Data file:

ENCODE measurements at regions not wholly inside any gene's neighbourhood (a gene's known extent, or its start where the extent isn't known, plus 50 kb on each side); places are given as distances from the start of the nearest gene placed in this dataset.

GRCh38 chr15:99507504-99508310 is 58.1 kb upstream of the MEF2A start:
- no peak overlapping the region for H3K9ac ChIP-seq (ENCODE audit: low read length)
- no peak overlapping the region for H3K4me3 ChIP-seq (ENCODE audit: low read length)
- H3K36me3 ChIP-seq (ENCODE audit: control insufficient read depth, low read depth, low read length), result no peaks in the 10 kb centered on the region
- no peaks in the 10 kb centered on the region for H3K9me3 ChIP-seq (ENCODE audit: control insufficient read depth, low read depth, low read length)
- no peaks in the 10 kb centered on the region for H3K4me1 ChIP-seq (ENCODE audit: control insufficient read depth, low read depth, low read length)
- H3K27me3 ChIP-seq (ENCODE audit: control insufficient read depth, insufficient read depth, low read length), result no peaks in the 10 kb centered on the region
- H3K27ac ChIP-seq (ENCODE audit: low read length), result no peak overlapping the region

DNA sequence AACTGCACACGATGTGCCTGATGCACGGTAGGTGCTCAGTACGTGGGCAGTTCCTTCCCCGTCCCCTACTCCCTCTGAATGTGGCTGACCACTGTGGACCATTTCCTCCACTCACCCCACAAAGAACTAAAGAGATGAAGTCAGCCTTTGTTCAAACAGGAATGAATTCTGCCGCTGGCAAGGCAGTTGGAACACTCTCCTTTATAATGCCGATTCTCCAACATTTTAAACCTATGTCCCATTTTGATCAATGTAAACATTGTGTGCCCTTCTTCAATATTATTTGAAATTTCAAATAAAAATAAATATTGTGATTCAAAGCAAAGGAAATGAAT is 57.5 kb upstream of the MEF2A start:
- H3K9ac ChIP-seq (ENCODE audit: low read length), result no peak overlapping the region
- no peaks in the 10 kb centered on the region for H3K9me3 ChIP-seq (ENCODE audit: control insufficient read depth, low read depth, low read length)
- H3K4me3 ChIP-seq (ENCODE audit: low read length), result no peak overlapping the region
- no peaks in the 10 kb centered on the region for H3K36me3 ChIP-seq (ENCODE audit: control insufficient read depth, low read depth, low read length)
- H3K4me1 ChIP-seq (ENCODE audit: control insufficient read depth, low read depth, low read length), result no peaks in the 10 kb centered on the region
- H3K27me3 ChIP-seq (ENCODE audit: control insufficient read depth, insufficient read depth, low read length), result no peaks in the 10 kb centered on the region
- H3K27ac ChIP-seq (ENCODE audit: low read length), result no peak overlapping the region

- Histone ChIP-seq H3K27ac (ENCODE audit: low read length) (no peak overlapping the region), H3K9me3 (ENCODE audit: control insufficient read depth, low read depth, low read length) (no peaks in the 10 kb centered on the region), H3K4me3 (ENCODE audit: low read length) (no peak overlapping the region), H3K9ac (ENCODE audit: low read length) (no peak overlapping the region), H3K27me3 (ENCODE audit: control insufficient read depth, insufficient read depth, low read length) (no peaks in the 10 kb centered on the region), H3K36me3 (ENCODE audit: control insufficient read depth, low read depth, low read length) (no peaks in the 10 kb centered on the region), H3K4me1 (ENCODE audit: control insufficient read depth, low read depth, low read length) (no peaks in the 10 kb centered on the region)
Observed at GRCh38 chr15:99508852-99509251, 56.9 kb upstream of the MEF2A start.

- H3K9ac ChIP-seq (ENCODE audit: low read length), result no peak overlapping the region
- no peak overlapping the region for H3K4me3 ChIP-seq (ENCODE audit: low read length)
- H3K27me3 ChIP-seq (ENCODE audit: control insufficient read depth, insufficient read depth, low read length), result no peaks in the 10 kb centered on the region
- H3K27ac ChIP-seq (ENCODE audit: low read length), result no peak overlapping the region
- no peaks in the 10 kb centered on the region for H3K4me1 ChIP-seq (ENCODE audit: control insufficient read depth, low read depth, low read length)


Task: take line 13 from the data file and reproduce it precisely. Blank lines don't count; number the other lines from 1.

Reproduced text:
- H3K4me3 ChIP-seq (ENCODE audit: low read length), result no peak overlapping the region